Native American Tribes
Native American Policy can be defined as the laws and operations developed and adapted in the United States to summarize the relationship between Native American tribes and the federal government. When the United States first became an independent country, it implemented the European policies towards the local peoples, but throughout two centuries the U.S. adapted its very own widely varying regulations regarding the changing perspectives and requirements of Native American regulation.
In 1824, in order to execute the U.S. government’s Native American policies, Congress made a new agency within the War Department called the Bureau of Indian Affairs, which worked directly with the U.S. Army to enforce their policies. At times the federal government recognized the Indians as self-governing, independent political communities with numerous cultural identities; however, at other times the government attempted to force the Native American tribes to give up their cultural identity, let go of their land and assimilate into the American culture.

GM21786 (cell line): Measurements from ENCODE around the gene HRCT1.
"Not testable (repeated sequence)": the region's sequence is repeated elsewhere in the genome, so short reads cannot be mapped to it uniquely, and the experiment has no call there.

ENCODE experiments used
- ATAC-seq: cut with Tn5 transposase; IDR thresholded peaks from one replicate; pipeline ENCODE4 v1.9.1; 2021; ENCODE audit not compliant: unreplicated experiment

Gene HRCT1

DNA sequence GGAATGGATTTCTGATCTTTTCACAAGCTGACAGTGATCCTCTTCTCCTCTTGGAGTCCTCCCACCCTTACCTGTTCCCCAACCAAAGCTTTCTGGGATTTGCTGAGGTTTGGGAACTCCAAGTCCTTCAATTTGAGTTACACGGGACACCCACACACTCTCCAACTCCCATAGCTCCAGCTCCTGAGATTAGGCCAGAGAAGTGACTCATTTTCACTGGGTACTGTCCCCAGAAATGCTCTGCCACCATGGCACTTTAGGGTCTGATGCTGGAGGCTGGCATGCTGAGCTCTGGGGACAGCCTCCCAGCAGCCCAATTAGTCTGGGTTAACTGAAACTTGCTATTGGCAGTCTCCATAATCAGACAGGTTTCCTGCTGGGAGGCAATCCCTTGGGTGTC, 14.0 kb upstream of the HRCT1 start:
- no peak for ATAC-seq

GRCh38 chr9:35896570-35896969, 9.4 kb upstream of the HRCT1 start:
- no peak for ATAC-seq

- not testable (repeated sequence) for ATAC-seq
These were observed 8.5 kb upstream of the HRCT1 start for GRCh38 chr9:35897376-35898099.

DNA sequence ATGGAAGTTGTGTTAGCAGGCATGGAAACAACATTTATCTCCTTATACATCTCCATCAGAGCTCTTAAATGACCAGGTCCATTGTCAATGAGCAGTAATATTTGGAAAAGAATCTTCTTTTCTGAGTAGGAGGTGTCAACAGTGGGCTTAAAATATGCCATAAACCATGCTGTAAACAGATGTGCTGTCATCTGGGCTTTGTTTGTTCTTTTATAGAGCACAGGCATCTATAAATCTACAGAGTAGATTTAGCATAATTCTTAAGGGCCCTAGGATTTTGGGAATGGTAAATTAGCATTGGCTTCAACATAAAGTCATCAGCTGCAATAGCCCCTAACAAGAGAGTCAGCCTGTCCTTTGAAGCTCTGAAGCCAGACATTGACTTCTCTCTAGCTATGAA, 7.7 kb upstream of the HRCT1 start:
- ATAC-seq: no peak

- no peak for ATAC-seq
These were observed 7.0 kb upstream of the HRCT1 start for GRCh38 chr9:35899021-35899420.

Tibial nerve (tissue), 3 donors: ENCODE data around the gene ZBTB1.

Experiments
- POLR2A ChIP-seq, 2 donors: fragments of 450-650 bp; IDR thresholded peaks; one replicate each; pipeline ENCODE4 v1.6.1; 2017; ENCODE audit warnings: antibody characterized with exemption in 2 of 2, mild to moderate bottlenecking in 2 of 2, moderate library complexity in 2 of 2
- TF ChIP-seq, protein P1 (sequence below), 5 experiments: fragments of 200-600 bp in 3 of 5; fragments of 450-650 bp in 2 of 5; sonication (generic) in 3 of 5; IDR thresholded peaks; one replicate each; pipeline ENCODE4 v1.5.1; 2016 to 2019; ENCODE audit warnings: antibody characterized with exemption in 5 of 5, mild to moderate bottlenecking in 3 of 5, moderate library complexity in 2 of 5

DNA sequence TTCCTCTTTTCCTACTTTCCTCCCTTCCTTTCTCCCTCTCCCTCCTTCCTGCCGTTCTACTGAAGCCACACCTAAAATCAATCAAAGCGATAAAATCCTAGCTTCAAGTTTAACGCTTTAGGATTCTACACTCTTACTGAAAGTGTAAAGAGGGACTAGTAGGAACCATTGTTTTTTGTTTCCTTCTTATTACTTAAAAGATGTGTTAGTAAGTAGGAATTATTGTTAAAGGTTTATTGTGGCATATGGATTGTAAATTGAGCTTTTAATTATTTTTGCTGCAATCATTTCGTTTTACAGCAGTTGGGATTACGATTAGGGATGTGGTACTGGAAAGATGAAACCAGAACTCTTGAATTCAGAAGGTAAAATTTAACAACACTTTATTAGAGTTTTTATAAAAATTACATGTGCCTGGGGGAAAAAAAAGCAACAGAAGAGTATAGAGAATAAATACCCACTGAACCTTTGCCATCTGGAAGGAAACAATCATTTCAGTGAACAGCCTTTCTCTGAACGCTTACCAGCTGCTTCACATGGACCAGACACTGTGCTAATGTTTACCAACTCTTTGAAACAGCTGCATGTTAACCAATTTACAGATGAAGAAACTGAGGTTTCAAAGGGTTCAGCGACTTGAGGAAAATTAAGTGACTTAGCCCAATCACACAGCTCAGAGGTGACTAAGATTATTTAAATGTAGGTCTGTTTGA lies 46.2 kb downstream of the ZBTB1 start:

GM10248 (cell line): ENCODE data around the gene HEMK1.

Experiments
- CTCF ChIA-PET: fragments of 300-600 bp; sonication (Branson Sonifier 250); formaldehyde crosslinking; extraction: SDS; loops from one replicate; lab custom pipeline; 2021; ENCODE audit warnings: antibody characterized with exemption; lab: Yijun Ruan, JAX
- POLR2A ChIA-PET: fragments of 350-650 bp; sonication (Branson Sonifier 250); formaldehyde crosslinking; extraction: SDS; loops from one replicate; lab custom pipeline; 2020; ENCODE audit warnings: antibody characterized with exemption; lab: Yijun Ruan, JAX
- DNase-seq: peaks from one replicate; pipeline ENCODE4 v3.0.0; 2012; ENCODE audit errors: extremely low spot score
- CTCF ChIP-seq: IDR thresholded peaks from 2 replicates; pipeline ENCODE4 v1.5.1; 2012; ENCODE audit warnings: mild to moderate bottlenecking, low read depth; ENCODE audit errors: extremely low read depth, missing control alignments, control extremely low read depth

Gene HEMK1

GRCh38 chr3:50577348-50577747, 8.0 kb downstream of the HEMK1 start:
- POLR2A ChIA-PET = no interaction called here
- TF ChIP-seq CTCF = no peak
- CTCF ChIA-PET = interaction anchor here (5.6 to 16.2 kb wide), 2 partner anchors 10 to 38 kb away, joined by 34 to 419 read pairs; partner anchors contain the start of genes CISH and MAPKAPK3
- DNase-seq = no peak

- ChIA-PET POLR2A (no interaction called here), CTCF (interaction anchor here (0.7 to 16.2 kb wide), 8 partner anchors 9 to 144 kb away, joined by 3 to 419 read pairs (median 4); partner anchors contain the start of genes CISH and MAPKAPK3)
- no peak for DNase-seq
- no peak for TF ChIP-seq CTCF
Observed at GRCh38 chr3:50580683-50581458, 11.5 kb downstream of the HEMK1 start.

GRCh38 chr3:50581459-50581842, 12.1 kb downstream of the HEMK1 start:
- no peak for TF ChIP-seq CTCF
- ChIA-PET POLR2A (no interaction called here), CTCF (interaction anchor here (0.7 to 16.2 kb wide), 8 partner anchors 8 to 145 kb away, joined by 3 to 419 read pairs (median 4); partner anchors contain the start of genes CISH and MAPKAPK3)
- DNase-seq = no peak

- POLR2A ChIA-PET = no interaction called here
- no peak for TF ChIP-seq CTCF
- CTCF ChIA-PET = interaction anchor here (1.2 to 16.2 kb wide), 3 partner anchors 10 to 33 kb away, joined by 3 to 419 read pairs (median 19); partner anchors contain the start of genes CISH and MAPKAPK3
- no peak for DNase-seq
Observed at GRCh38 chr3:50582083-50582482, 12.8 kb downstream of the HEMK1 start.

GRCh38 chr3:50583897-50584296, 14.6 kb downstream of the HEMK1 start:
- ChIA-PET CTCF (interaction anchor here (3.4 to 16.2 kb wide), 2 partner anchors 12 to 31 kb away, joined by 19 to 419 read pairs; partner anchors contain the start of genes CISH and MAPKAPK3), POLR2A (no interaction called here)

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With the steady flow of settlers in to Indian controlled land, Eastern newspapers circulated sensationalized reports of savage native tribes committing widespread massacres of hundreds of white travelers. Although some settlers lost their lives to American Indian attacks, this was far from the norm; in fact, Native American tribes frequently helped settlers cross the Plains. Not only did the American Indians offer wild game and other supplies to travelers, but they acted as guides and messengers between wagon trains as well. Despite the good natures of the American Indians, settlers still presumed the likelihood of an attack.